Scottish vs UK National Space Strategy: European Space Industry Future

Space exploration has become a critical part of modern development. Leading countries in the field, such as the USA, China and Japan, have made tremendous strides in integrating the community and their economy into the future of the Space Industry.

The space sector has been literally basically printing money for the last decade, tripling most investments within five years.

The UK government has said in the past that they want the county to take the same initiative as other world leaders and transform the ‘Old World’ into a space-faring nation.

However, saying something and acting upon it are two different things.

“Global Britain” Becomes “Galactic Britain”

The UK government has unveiled a specialised plan called the UK National Space Strategy with clear goals for changing the country to become part of the Space Industry elite.

The document explains in great detail the projected goal of the UK Space Industry and the country’s goals for the next ten years.

The global space economy was estimated to be at £270 billion in 2019, with a projected increase of up to £490 billion by 2030.

In comparison, the UK Space Industry currently generates an estimated income of £14.8 billion per year. That is quite a big gap.

On top of that, the UK has been struggling with securing building permits for several planned spaceports across Scotland and Ireland, as well as government financing for new tech startups.

The strategy identifies 5 clear goals for the next decade:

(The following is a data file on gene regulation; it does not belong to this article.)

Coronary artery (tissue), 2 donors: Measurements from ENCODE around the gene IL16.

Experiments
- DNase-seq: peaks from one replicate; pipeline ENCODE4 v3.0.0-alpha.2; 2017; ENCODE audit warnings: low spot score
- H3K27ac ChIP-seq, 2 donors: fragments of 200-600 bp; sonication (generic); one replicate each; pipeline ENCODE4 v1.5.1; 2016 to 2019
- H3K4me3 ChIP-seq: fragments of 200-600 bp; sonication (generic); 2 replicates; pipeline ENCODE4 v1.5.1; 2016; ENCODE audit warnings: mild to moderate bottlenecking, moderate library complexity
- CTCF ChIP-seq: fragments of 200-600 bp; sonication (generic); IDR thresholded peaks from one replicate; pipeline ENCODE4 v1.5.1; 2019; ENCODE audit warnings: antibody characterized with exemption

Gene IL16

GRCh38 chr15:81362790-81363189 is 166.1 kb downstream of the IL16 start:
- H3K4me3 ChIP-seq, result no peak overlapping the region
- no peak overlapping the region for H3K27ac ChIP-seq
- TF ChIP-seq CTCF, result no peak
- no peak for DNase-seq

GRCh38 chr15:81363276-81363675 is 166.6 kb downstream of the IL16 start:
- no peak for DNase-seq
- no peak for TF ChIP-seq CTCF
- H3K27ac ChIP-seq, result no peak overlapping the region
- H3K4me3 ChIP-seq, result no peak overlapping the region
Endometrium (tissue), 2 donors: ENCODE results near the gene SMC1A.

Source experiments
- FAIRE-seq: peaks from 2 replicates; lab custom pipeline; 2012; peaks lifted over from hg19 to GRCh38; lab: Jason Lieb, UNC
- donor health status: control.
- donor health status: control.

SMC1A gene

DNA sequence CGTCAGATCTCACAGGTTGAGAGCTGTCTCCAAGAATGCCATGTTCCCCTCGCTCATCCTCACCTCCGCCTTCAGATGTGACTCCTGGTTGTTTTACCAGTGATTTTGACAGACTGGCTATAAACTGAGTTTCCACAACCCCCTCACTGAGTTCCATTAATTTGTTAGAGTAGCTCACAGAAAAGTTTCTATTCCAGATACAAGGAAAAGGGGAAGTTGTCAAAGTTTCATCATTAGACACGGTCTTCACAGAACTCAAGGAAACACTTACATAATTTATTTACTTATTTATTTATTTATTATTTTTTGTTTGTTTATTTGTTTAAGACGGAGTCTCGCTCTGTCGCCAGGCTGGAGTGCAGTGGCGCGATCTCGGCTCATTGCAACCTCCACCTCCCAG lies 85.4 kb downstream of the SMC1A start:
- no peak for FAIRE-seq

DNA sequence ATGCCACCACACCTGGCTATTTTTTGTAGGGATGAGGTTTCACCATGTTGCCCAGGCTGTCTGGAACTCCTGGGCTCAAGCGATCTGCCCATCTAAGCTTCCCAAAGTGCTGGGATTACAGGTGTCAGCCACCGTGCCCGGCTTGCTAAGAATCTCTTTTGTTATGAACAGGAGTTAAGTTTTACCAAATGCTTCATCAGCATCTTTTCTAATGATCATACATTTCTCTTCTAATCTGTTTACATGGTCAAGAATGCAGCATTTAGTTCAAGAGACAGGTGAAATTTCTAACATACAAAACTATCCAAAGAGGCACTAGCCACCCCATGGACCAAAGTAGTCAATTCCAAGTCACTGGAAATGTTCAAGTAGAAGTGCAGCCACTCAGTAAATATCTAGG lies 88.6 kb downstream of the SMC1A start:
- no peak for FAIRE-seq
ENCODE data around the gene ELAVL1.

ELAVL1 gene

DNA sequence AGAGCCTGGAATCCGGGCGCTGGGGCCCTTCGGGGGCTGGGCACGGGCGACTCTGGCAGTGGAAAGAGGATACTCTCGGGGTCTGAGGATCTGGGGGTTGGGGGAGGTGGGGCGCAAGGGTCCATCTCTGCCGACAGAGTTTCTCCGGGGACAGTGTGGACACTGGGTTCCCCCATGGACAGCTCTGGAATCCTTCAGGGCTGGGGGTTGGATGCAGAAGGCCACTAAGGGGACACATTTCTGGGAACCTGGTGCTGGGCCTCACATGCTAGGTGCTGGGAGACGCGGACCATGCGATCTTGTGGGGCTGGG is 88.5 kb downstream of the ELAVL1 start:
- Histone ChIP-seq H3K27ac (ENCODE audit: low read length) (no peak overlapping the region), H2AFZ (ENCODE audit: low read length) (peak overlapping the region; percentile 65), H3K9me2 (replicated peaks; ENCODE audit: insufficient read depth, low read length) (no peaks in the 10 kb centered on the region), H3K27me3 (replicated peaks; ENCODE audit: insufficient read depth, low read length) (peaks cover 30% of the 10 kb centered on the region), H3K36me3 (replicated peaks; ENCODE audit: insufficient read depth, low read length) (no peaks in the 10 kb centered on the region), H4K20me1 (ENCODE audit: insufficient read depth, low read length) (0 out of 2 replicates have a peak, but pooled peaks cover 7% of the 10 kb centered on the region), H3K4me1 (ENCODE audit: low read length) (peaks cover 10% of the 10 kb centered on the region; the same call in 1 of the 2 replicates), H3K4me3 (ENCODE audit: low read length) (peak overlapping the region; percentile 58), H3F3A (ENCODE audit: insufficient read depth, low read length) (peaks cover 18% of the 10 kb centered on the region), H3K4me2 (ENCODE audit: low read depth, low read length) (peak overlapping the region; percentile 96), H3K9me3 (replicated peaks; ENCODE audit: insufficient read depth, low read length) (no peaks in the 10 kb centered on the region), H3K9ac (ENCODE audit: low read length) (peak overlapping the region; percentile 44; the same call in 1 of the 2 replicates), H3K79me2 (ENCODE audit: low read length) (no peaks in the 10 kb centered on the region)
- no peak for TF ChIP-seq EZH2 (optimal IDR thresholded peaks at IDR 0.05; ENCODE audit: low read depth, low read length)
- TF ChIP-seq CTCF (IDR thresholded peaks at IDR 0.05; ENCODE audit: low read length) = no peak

• Growing space economy
  • Promoting the UK values 
  • Leading scientific discovery and inspiring the nation
  • Protecting national interests in and out of space
  • Deliver full space potential for UK citizens and the rest of the world

The term ‘Galactic Britain’ has been circulating social media recently as a bit of a meme joke where sceptic UK citizens are using the term to ridicule the government’s plan as too grand and ostentatious.

Some backlash was received, quoting the goals as too broad, without any concrete plan to support them.

Supporters of the UK National Space Strategy, on the other hand, praised the UK government as bold and looking forward to the future.

As of 2021, there aren’t enough large space industry corporations in the UK that can get behind the plan.

The largest of the tech startups form a trifecta: OneWeb, Skyrora, or Alba Orbital.

The UK National Space Strategy document explores plans of a revolutionary nature that would require an enormous amount of internal and external funding.

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However, recent polls have shown that most British tech companies feel resultant to invest in the UK space industry out of fear that their money would not see any returns.

Criticism of the UK National Space Strategy

Hours after the UK government released the UK National Space Strategy, both praise and harsh criticism poured out to greet it.

The Royal Aeronautical Society published a statement on their website, analysing the text.

The RAS began by praising the openness of the document, especially the personal dress of the Prime Minister and the Secretaries of State.

The forward from two high ranking individuals on the government added a personal touch to the strategy, making it seem like a personal appeal rather than an open letter.

The RAS went on to describe the strategy as uninspiring and dull, a repeat of things already said in the past.

However, the Agency stated that the seriousness of these statements would be tested once this year’s government spending review becomes public.

Such changes require a tremendous amount of human power and finances.

It will soon be made clear whether the government is going to put its chequebook where its mouth is or if it will rely on a side hustle to finance the future of the country.

Others did not look so kindly on the personal touch. Some have seen the PM’s forward preceding the official document as a blatant ploy to tug on emotional strings.

The UK National Space Strategy details several improvements within the country that will benefit directly from the rise of a British Space Industry but fails to mention any new funding pots or monetary incentives.